Abortion and the Death Penalty (To Rakesh)

Michael Eisenscher meisenscher at igc.apc.org
Tue Jun 9 19:23:46 PDT 1998

At 03:14 PM 6/9/98 -0400, Justin Schwartz wrote:
>On Mon, 8 Jun 1998, Yoshie Furuhashi wrote:
>> What's clear, however, is that serious left-wing religious people are a
>> very small minority in this country, perhaps as small as or even smaller
>> than the serious secular Left (such as it is).
>It's not at all clear to ME. In my experience, the progressive churches
>are the backbone of almost any mass movement activity I have ever been
>involved in.

Maybe we need to stop and agree on some common definitions of terms.

I think various participants in this discussion are using the term "left-wing religious" or "religious left" to mean different things. Probably the same problem applies to "religious right" and "religious conservatives" and "fundamentalists," etc.

When I refer to "the Left," it is generally to folks who self-identify as socialists, anarchists, communists, marxists, maoists, troskyists, and all the other -ists who share some form of radical critique of capitalism and see the need for a fundamental transformation of society and political economy along non-capitalist lines -- although they may disagree on what that means and how to get there.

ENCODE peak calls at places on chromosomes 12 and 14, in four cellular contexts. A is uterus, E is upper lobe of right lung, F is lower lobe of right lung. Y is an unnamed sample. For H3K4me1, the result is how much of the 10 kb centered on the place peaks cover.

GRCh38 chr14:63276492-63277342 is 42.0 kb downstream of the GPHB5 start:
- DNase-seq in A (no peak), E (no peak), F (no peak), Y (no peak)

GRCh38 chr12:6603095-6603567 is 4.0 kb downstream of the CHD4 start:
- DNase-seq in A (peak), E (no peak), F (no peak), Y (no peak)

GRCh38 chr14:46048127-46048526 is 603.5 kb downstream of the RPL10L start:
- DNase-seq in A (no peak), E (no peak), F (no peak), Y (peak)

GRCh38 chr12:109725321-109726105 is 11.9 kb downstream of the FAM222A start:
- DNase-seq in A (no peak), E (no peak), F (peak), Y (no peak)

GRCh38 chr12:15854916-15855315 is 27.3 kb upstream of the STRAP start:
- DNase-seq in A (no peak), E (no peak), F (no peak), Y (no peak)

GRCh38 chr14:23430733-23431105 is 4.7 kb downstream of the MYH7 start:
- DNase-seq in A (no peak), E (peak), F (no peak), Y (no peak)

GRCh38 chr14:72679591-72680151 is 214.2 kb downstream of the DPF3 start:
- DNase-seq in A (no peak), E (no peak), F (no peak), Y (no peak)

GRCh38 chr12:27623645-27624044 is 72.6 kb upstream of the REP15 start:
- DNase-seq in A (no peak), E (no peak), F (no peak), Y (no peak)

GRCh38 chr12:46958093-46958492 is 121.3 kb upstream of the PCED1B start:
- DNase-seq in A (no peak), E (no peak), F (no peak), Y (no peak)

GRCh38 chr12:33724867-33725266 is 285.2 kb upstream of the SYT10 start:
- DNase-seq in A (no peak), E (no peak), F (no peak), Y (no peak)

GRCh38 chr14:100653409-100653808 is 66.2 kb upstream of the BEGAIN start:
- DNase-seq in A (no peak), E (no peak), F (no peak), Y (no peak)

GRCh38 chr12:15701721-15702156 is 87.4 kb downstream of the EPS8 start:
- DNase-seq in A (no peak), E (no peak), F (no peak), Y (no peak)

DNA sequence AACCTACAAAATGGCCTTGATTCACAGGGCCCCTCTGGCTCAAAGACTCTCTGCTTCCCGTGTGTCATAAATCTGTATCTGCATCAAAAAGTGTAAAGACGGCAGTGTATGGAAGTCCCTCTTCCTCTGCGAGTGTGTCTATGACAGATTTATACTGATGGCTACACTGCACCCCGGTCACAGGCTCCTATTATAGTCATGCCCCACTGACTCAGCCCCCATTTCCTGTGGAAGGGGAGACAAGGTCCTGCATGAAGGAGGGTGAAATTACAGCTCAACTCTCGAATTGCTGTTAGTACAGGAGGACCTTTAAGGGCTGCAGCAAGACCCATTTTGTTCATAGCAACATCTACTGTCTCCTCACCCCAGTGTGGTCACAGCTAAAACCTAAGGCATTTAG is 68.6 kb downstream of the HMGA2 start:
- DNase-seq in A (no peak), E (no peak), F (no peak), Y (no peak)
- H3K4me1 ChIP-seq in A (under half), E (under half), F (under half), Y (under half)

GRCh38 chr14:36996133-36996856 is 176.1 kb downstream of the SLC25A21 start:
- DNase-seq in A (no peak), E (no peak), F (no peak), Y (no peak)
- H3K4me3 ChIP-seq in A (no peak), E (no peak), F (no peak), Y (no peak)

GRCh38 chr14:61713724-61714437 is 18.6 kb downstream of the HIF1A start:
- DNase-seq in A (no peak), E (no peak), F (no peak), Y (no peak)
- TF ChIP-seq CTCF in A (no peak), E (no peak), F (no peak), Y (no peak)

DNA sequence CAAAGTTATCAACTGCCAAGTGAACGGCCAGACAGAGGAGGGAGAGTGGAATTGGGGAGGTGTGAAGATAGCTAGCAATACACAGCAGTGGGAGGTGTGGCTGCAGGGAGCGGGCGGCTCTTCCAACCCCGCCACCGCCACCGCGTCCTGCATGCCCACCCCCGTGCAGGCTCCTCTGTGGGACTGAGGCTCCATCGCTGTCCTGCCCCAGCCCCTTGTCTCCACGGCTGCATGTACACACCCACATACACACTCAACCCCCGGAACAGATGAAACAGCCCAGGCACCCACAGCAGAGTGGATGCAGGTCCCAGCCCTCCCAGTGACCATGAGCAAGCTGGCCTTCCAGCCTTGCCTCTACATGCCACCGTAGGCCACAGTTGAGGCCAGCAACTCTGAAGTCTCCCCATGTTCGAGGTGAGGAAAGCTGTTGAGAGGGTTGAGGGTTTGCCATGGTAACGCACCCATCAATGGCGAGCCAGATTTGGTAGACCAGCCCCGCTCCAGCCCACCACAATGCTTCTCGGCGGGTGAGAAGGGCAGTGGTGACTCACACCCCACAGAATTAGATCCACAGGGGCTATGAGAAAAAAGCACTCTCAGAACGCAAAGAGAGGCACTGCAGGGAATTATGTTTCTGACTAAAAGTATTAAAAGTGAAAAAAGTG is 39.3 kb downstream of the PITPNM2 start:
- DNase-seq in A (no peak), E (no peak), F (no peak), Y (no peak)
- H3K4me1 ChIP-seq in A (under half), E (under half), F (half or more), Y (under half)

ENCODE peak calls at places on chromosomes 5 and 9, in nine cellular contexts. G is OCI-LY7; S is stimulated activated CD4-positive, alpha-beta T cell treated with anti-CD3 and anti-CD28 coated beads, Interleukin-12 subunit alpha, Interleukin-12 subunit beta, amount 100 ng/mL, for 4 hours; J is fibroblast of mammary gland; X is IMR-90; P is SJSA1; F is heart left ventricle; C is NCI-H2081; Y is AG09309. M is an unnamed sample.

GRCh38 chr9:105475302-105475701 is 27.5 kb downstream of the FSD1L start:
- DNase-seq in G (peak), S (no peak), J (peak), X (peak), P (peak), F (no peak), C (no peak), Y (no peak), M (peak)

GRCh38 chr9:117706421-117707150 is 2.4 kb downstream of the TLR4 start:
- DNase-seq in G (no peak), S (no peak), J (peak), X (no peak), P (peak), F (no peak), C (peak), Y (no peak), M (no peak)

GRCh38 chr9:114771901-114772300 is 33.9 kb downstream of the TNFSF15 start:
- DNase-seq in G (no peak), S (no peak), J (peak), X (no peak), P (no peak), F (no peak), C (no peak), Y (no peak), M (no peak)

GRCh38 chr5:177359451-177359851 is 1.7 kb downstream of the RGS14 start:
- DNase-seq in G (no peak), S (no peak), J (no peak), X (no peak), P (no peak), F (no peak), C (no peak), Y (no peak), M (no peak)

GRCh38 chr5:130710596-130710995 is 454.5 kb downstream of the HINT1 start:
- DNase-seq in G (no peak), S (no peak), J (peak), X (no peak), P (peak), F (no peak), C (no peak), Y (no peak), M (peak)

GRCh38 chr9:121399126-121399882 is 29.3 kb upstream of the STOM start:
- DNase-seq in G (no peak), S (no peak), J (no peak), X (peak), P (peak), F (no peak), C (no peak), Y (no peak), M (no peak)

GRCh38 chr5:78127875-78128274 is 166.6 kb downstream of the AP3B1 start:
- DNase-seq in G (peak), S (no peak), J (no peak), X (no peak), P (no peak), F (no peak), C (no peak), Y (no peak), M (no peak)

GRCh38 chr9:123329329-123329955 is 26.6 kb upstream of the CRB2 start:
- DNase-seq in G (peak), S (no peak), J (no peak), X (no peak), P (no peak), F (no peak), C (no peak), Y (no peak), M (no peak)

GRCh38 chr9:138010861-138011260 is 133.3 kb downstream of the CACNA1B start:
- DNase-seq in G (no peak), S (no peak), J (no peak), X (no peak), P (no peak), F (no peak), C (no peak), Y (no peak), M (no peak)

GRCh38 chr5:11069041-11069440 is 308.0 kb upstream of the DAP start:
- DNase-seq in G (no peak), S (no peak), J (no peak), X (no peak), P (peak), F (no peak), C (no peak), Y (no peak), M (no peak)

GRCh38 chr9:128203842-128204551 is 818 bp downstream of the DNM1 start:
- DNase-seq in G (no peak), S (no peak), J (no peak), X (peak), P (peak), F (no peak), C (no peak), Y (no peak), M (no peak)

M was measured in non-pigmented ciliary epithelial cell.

When I refer the "religious left," I am speaking about people with a comparable critique of capitalism, but who approach that critique from a faith-based, as opposed or in addition to a political/economic or materialist, perspective. They too do not all agree on what should replace it or how to get there, and have the added disagreements between them over theological issues.

Maybe Justin and Yoshie and others who have been part of this exchange might offer their own definitions and perhaps out of that melange we can come to some commonly accepted understandings so that we use terms to mean the same thing.

In solidarity, Michael E.

I once had an old-time (liberal nonreligious) movement
>activist remark to me that in his experience there were always two groups
>of people you could count on: the Quakers anmd the Communists. (He meant
>this generically, not speaking in sectarian terms on either score.) His
>explanation was that both groups had something beyong immediate goals to
>keep them going, some general utopian vision of a better world.
>Yoshie, here in Columbus, who keeps things on line? It's Mark Stansberry
>and his various faith groups, isn't it? And whose constituency is larger,
>his or ours?

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